The first ever issue
When news arrived that this week’s number of New Musical Express (NME) would be its last, there was an outpouring of nostalgia self-control with the cold truth that it had become culturally irrelevant.
As a absolute roll of the dice in 2015, it became a freesheet and set out to become a one-size-fits-all pop sophistication compendium, broadening its remit beyond music, to include film and attitude, but by this point it was arguably failing to do what it set out to do – reporting on music that mattered.
It had been banging the drum for indie music for a bit too elongated and was no longer chasing music that young people were do as one is telling to, perhaps through stubbornness or nostalgia prior to this. The other pervading view of its demise seems to be: “Because, the internet”.
In the first decade of this millennium, and any other even so between then and 1952, it was bought by tens of thousands of teenagers who shrink fromed on its every word.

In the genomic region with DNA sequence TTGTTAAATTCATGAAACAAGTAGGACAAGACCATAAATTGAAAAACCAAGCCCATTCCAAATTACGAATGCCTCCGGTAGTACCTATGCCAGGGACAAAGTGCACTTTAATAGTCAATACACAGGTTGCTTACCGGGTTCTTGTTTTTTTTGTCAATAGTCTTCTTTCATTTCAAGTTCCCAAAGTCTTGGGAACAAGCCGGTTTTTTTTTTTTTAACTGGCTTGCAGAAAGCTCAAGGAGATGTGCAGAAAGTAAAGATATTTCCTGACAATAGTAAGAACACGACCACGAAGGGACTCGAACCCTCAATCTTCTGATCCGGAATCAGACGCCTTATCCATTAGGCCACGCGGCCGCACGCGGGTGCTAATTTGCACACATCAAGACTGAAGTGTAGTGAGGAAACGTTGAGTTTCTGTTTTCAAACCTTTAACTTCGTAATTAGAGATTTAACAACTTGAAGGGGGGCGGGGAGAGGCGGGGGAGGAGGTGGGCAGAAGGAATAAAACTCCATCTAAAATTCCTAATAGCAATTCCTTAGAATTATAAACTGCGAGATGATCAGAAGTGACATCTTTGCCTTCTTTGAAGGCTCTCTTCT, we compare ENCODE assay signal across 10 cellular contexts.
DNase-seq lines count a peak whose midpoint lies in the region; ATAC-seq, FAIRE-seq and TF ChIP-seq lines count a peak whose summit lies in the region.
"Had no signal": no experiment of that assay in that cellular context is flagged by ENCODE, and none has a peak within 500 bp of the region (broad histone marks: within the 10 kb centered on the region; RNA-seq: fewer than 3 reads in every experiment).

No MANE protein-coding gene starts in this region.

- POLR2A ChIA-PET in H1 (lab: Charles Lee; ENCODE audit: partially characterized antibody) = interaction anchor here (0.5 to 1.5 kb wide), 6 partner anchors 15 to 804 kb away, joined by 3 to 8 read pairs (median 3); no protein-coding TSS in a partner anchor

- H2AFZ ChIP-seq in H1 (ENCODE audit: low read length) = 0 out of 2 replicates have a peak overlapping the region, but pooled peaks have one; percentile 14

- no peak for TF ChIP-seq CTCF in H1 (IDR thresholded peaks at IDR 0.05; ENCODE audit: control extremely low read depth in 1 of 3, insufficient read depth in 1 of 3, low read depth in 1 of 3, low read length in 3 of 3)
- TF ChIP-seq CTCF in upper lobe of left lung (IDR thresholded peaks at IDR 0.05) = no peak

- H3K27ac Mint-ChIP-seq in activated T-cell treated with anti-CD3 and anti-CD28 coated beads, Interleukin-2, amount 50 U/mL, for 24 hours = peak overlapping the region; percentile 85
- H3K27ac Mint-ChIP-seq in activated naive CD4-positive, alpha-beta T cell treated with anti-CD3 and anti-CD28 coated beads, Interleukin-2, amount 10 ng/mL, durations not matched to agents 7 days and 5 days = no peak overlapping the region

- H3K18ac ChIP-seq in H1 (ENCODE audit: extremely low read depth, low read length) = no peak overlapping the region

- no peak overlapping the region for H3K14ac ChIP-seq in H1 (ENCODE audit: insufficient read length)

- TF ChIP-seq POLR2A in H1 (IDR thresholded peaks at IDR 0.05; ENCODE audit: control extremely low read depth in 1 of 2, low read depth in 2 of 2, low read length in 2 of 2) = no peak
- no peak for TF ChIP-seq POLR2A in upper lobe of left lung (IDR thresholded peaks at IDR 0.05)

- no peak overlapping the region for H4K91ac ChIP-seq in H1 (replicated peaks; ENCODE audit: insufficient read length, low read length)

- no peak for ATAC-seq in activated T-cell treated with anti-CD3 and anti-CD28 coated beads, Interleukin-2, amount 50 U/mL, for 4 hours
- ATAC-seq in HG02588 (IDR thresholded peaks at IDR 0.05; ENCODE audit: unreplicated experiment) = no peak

The look and feel of the magazine was wrapped up in its abrasive, amusing informative tone of voice, which helped create an enfant horrifying brand, which only a teenager or young adult could unquestionably appreciate.
For most of its life, it was in reality a newspaper rather than a armoury, printed on newsprint, and it only became “a glossy” in 2000.
You can see how the print quality evolved alongside a calibrate simplified masthead. The acronym logo – a variation of which is still second-hand today – was designed by Barney Bubbles in 1978.
It was also in the 1970s that large-scale and full-bleed photographs before all began to appear in the magazine before bolder attempts were moulded to create a strong visual language as the years rolled on.
It outlived tons of its peer magazines such as Melody Maker and Smash Hits, and persists on online.
Here are some memorable covers from across the seniorities:
October 11 1963